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Australia scores 96% on gender equality. Here’s the one thing we get wrong

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There are only six countries in the world where women have completely equal rights to men, according to a decade-long study from the World Bank.

Australia isn’t one of them, but we’re close.

Australia scores 96.88 out of 100 on equality, the Women, Business and the Law 2019 Study from the World Bank revealed, on par with Iceland and Serbia and slightly below Canada, the UK, Spain, Finland, Greece and Portugal.

The only countries to score a perfect 100 were Belgium, Denmark, France, Latvia, Luxembourg and Sweden.

Where did we go wrong?

Countries were measured on eight fronts: going places, starting a job, getting paid, getting married, having children, running a business, managing assets and getting a pension.

Australia scored 100 on all fronts bar one: getting a pension.

This is despite Australian men and women having the same pension and retirement ages.

The issue comes earlier.

In order to achieve a perfect 100, we’d need to be able to answer yes to this one question: “Does the law establish explicit pension care credits for periods of childcare?”

Unfortunately, Australia doesn’t.

Despite Australian women shouldering the majority of the child-care burden, their superannuation is offered little support in their years away from the paid workforce.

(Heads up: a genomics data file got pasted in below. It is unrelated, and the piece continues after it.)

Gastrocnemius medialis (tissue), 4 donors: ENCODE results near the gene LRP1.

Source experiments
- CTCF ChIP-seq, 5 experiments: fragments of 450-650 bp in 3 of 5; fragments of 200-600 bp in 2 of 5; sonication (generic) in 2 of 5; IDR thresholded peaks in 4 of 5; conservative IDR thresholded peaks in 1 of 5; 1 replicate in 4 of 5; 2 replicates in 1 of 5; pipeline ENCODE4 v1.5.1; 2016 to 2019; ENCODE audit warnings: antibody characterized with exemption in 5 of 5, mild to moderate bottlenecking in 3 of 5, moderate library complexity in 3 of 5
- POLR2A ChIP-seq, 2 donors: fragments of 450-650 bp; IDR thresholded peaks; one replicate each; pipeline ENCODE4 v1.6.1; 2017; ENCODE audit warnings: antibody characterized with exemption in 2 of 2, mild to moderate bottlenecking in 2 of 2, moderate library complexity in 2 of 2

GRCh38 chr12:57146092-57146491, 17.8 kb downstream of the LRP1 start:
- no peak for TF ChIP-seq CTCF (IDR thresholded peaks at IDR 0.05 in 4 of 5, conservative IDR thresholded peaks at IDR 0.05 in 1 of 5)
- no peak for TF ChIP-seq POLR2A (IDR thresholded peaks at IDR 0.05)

A recent PwC report put the value of women’s unpaid childcare work at $345 billion. Women conduct 76 per cent of unpaid childcare, the same PwC analysis found.

Regardless of the economic heavy-lifting performed by Australia’s carers, a woman’s time spent away from the paid workforce means their superannuation balances don’t increase and can even decrease as fees rack up.

It means the benefit of compounding interest is lessened and women retire with a lot less in super.

In fact, Australian women retire with an average 37 per cent less in super than their male counterparts, data from the Australian Bureau of Statistics reveals.

However other firms, like Dixon Advisory, put this figure closer to 50 per cent.

This gap is significantly larger than the gender pay gap of 14.6 per cent, although closer to the 21.3 per cent total remuneration gap.

Industry Super said women are more likely to take a career break to raise a family.

While the super gap between women and men between 20 to 24 is relatively small ($5,022 compared to $5,924), that gap skyrockets to nearly $10,000 for those between 30 and 34, with the average woman holding $33,748 in super to the average man’s $43,538, figures from the peak super body ASFA record.

It continues widening until it reaches $113,380 for Australians between 55 and 59. At this age, most women have only $123,642 in super, compared to men’s $237,022.

“By missing just five years of work from age 29 to 34, the average woman is estimated to miss out on almost $100,000 of their potential retirement savings,” Industry Super warned, calling for superannuation to be paid on parental leave – just as it is on most other types of leave.

Australians are currently allowed to make “catch-up” concessional contributions to their super provided they have balances of less than $500,000 in super. This means Australians with disrupted earnings periods are able to make extra contributions of up to $25,000 before the beginning of the new financial year.

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